Once we sell a product or service to a customer, the last thing a retailer wants is to get that item back. However, our job is to satisfy our customers and returns and refunds are a reality of retailing. Here’s how to turn those inconvenient returns into exchanges and avoid refunds by implementing these simple customer service skills.
Time Required: 5 Minutes
- Listen and Learn: Start the return transaction by genuinely listening to the customer. This allows the customer to be heard and it’s your chance to understand the shopper’s needs. Once the customer is finished speaking, begin asking any unanswered questions to establish the reason for the return. Why is the item being returned? What is wrong with the item? What end result is the customer seeking? Once the reason for the return is known, we can offer solutions to the problem.
- Offer Suggestions: Now that we understand why an item is being returned, we can suggest alternative products or solutions. Would the shopper like a different style, color or size? Could a similar item serve the customer’s needs? Do we offer a better product than the one being returned? If so, make those suggestions. Be sure to mention the benefits to the customer. This isn’t just a return; it’s another opportunity to sell.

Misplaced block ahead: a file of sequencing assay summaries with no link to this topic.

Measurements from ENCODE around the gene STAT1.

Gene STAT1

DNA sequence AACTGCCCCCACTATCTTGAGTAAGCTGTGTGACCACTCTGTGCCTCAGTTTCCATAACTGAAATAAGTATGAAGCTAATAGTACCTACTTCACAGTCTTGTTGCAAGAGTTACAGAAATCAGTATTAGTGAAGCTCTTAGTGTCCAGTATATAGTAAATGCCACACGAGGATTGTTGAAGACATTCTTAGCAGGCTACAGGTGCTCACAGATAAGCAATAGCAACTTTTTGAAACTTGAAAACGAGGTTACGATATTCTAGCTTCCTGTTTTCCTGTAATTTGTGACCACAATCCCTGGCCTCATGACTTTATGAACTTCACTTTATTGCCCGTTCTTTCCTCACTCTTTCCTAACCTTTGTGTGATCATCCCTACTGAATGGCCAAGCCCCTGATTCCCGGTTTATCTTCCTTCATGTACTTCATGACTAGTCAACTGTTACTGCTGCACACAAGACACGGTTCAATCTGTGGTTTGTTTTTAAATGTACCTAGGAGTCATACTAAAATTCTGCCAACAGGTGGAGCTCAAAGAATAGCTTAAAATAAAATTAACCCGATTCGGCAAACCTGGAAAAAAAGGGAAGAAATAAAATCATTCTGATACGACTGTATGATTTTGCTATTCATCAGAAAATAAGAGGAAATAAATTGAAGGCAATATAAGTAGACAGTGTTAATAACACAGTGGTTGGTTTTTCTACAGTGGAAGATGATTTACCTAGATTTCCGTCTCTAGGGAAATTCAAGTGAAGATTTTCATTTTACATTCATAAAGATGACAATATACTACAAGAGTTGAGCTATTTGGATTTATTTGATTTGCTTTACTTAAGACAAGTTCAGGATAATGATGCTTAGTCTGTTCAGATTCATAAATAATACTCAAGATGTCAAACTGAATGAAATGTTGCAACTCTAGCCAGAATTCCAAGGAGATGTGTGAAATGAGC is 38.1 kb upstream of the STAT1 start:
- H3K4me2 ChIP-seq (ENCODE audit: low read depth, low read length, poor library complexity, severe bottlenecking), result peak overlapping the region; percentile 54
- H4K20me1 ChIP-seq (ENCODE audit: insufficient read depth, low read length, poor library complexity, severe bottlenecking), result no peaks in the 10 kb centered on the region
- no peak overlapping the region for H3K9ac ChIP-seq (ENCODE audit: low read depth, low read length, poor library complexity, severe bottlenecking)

- Cross-Sell and Up-Sell: If no substitution will satisfy the customer, all is not lost. Depending on the store’s return policy, it may be possible to offer in-store credit or gift cards instead of a cash refund. If you must provide a cash refund or credit card chargeback, consider offering accessories or related items to the customer. Without being pushy, mention current specials, best sellers or other products the customer may need. Is there an additional item he/she could use?
- Satisfy the Customer: Not all returns can be exchanges. Many customers will only want their money back. That’s okay. After you’ve exhausted the above selling opportunities and you’ve satisfied the customer, chances are good that he or she will return to shop with you another day.
- An exchange is better than no sale, but a satisfied customer is more important than a return policy.